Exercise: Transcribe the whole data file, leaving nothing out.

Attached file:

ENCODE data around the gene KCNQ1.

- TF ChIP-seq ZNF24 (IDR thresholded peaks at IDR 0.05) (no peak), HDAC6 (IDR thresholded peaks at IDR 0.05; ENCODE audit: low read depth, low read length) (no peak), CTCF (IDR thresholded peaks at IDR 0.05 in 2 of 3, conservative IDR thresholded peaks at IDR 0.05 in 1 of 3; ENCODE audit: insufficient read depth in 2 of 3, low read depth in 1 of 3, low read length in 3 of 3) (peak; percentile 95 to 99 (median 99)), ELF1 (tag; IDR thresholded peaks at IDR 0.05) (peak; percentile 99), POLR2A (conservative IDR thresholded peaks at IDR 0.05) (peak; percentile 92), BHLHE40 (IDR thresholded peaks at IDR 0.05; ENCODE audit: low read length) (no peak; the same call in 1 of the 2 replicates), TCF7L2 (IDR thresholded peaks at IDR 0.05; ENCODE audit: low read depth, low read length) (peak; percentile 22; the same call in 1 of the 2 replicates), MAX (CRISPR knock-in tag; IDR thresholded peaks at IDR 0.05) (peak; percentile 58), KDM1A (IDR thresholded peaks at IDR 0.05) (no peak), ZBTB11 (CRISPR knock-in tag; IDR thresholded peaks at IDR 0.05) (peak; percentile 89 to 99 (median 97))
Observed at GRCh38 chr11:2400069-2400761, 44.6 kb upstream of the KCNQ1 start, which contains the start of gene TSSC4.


ENCODE data around the gene KCNQ1.

- TF ChIP-seq ZNF24 (IDR thresholded peaks at IDR 0.05) (no peak), HDAC6 (IDR thresholded peaks at IDR 0.05; ENCODE audit: low read depth, low read length) (no peak), CTCF (IDR thresholded peaks at IDR 0.05 in 2 of 3, conservative IDR thresholded peaks at IDR 0.05 in 1 of 3; ENCODE audit: insufficient read depth in 2 of 3, low read depth in 1 of 3, low read length in 3 of 3) (peak; percentile 95 to 99 (median 99)), ELF1 (tag; IDR thresholded peaks at IDR 0.05) (peak; percentile 99), POLR2A (conservative IDR thresholded peaks at IDR 0.05) (peak; percentile 92), BHLHE40 (IDR thresholded peaks at IDR 0.05; ENCODE audit: low read length) (no peak; the same call in 1 of the 2 replicates), TCF7L2 (IDR thresholded peaks at IDR 0.05; ENCODE audit: low read depth, low read length) (peak; percentile 22; the same call in 1 of the 2 replicates), MAX (CRISPR knock-in tag; IDR thresholded peaks at IDR 0.05) (peak; percentile 58), KDM1A (IDR thresholded peaks at IDR 0.05) (no peak), ZBTB11 (CRISPR knock-in tag; IDR thresholded peaks at IDR 0.05) (peak; percentile 89 to 99 (median 97))
Observed at GRCh38 chr11:2400069-2400761, 44.6 kb upstream of the KCNQ1 start, which contains the start of gene TSSC4.